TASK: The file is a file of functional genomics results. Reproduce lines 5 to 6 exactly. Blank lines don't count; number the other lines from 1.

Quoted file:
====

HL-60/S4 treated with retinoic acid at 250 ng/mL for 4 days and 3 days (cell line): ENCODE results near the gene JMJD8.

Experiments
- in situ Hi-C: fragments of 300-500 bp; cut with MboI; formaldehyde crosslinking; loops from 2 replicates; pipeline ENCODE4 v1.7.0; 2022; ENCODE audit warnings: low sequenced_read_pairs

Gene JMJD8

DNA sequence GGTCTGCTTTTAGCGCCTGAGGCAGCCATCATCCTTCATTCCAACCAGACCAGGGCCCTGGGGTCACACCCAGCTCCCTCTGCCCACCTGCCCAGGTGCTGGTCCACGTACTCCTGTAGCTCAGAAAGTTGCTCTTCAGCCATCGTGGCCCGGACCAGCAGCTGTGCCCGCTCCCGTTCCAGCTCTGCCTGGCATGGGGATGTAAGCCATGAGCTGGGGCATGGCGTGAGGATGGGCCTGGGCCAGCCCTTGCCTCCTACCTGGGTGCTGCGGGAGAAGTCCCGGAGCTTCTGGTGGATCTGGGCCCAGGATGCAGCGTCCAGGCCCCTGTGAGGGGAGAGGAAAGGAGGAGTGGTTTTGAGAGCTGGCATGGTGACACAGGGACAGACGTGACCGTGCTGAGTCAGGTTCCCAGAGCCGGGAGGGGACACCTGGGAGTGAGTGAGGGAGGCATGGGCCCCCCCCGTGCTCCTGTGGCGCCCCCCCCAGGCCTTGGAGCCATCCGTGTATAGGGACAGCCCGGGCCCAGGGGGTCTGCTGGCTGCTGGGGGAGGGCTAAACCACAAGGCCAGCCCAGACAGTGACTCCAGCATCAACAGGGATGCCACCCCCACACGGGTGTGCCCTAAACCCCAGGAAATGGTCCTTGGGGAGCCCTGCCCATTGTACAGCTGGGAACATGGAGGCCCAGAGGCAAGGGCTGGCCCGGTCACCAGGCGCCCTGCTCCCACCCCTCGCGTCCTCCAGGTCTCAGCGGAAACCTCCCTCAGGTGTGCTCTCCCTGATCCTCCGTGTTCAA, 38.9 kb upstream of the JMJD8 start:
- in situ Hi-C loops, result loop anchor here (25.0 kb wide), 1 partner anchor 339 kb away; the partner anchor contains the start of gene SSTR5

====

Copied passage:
DNA sequence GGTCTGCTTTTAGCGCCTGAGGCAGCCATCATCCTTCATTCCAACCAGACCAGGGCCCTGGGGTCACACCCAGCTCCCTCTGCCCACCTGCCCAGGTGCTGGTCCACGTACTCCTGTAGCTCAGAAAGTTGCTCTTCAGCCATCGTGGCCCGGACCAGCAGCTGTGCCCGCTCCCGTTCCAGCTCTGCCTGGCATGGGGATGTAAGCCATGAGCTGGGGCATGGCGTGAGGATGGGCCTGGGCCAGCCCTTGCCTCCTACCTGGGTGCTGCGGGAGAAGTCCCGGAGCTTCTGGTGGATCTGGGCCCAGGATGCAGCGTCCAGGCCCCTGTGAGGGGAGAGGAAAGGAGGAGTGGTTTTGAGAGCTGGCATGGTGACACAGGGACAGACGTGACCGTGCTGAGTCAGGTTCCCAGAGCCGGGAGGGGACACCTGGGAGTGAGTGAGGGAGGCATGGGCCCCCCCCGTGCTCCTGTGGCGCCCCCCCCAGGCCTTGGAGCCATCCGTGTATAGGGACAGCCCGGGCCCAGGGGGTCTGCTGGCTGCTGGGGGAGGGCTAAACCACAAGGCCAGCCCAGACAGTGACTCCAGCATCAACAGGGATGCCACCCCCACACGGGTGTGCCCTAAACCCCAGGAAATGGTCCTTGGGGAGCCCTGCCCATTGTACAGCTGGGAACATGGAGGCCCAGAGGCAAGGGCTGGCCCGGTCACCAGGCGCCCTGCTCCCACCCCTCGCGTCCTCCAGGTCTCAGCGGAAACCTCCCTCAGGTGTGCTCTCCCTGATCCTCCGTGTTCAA, 38.9 kb upstream of the JMJD8 start:
- in situ Hi-C loops, result loop anchor here (25.0 kb wide), 1 partner anchor 339 kb away; the partner anchor contains the start of gene SSTR5